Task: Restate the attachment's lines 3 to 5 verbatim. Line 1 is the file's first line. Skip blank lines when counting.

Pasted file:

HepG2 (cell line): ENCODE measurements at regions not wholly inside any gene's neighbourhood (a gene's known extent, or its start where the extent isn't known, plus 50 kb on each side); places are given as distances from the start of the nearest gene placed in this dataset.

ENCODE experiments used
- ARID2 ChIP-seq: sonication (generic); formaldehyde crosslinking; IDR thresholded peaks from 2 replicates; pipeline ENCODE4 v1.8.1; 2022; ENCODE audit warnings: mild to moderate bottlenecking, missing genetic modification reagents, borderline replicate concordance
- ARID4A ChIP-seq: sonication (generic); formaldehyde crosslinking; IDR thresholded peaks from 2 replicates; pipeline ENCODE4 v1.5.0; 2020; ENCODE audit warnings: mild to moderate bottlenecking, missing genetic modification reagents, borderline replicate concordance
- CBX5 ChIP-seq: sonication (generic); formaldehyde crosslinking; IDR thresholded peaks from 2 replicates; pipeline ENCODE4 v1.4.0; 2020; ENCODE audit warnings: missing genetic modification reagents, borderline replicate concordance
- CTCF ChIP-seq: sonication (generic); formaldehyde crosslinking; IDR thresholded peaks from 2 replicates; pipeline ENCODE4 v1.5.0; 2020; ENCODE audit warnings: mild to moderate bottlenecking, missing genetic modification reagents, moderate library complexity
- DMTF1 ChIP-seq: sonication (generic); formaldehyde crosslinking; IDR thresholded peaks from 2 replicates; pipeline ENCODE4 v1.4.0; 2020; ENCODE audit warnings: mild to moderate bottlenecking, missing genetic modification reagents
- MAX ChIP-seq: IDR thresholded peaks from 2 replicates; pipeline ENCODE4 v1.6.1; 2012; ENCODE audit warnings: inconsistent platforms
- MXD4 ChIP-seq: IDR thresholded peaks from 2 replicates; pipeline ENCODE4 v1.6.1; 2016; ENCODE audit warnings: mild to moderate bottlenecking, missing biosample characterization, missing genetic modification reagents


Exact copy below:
- ARID2 ChIP-seq: sonication (generic); formaldehyde crosslinking; IDR thresholded peaks from 2 replicates; pipeline ENCODE4 v1.8.1; 2022; ENCODE audit warnings: mild to moderate bottlenecking, missing genetic modification reagents, borderline replicate concordance
- ARID4A ChIP-seq: sonication (generic); formaldehyde crosslinking; IDR thresholded peaks from 2 replicates; pipeline ENCODE4 v1.5.0; 2020; ENCODE audit warnings: mild to moderate bottlenecking, missing genetic modification reagents, borderline replicate concordance
- CBX5 ChIP-seq: sonication (generic); formaldehyde crosslinking; IDR thresholded peaks from 2 replicates; pipeline ENCODE4 v1.4.0; 2020; ENCODE audit warnings: missing genetic modification reagents, borderline replicate concordance